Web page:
Feeds

Vietnam tightens noose on web freedoms with new decrees

Fines galore for gaming past curfew and anti-government tweets

Securing Web Applications Made Simple and Scalable

Vietnam has introduced severe financial penalties in its ongoing bid to stifle web freedoms, including a fine of $US5,000 for anyone using social media to spread propaganda against the state.

The ominous-sounding Decree 174 follows up on Decree 72, which came into force in September and limits the use of blogs and social media to “providing or exchanging personal information” as well as banning anti-government content.

Decree 174, which will take effect from January 14th, also takes a hard line on gaming.

It levies a fine of up to $5,000 on kids who play games after curfew, and similar sums for kids who use too much virtual currency, according to Vietnam’s ICT News.

There are also other fines for setting up gaming centres, providing games or advertising games without a license, and for producing games with inappropriate content. E-commerce doesn’t escape either, with Decree 185 issued to fine companies which operate without a license or those which don’t report changes to their sites up to $5,000 if the transgression is deemed deliberate.

Vietnam’s rapidly-developing economy is heavily dependent on ICT and the wonders of the web, but it seems its authoritarian government is determined to regulate, censor and intimidate wherever possible to maintain its grip on power.

It’s no surprise then that the country ranks 172nd out of 179 on Reporters Without Borders' 2013 World Press Freedom rankings, just one place above China.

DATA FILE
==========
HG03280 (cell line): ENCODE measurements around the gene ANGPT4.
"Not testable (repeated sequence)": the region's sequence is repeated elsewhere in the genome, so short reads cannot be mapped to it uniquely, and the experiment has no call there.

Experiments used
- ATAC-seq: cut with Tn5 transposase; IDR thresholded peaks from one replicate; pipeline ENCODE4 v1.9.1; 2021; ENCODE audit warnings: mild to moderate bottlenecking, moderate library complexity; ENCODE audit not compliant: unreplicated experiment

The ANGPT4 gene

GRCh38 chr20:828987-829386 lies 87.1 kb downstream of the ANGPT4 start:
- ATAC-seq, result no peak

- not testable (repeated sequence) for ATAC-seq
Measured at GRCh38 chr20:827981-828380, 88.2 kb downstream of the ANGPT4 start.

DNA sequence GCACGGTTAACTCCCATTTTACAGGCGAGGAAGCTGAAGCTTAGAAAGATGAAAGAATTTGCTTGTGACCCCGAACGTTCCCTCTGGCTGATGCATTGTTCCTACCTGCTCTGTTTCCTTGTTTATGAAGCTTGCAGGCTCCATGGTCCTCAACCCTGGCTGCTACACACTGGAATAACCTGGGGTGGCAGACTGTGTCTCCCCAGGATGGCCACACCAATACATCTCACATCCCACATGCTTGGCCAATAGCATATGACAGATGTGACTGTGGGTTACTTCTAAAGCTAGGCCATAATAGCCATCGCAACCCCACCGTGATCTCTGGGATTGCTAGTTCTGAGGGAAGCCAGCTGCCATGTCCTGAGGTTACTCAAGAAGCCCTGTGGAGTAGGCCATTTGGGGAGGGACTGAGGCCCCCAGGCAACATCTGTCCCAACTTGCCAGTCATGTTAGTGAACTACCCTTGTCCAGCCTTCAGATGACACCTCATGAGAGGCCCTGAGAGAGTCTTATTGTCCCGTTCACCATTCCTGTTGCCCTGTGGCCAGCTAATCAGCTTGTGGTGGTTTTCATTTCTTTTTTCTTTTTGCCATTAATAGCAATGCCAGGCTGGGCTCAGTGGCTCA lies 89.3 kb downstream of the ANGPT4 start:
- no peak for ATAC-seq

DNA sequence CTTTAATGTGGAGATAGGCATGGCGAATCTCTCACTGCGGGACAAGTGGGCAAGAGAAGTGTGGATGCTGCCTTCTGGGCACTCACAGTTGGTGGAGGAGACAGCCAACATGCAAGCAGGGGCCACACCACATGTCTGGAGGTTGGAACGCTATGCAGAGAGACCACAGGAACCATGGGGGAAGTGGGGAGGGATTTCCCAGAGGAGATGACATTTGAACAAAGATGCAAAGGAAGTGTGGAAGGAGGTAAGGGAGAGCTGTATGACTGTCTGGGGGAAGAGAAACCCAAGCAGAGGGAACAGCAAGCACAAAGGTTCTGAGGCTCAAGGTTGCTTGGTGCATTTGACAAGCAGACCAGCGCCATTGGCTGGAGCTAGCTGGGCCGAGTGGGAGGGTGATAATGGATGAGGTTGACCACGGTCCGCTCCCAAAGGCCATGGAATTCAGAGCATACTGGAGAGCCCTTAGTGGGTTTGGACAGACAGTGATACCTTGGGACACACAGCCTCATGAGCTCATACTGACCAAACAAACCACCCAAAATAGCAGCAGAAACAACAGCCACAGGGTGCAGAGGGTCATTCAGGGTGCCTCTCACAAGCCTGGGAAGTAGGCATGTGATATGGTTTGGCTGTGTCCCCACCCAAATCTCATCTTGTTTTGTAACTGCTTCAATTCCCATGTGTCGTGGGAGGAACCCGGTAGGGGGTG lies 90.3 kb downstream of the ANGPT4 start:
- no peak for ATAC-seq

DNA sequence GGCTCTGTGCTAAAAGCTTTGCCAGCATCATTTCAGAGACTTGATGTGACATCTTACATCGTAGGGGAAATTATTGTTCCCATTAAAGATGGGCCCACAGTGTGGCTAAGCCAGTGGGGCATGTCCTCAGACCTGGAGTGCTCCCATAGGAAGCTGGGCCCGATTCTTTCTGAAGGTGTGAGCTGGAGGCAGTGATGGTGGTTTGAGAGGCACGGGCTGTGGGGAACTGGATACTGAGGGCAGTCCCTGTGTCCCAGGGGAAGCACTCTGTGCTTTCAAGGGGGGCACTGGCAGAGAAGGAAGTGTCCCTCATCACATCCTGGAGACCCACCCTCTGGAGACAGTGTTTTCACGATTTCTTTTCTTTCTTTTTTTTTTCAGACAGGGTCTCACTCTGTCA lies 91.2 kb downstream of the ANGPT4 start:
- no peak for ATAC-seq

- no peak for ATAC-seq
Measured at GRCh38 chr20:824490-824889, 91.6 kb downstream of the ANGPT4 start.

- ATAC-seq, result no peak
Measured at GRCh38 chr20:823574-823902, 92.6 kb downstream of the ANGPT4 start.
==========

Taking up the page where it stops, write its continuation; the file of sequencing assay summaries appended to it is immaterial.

Freedom House, meanwhile, ranked Vietnam seventh bottom in its Freedom on the Net 2013 report.

Just last month 30-year-old activist Dinh Nhat Uy was sentenced to 15 months under house arrest for “abusing” his freedom of speech by setting up a Facebook group calling for the release of his brother from prison. ®

Application security programs and practises

More from The Register

next story
ONE EMAIL costs mining company $300 MEEELION
Environmental activist walks free after hoax sent share price over a cliff
Arrr: Freetard-bothering Digital Economy Act tied up, thrown in the hold
Ministry of Fun confirms: Yes, we're busy doing nothing
Help yourself to anyone's photos FOR FREE, suggests UK.gov
Copyright law reforms will keep m'learned friends busy
Apple smacked with privacy sueball over Location Services
Class action launched on behalf of 100 million iPhone owners
US judge: YES, cops or feds so can slurp an ENTIRE Gmail account
Crooks don't have folders labelled 'drug records', opines NY beak
UK government officially adopts Open Document Format
Microsoft insurgency fails, earns snarky remark from UK digital services head
You! Pirate! Stop pirating, or we shall admonish you politely. Repeatedly, if necessary
And we shall go about telling people you smell. No, not really
prev story

Whitepapers

Top three mobile application threats
Prevent sensitive data leakage over insecure channels or stolen mobile devices.
Implementing global e-invoicing with guaranteed legal certainty
Explaining the role local tax compliance plays in successful supply chain management and e-business and how leading global brands are addressing this.
Boost IT visibility and business value
How building a great service catalog relieves pressure points and demonstrates the value of IT service management.
Designing a Defense for Mobile Applications
Learn about the various considerations for defending mobile applications - from the application architecture itself to the myriad testing technologies.
Build a business case: developing custom apps
Learn how to maximize the value of custom applications by accelerating and simplifying their development.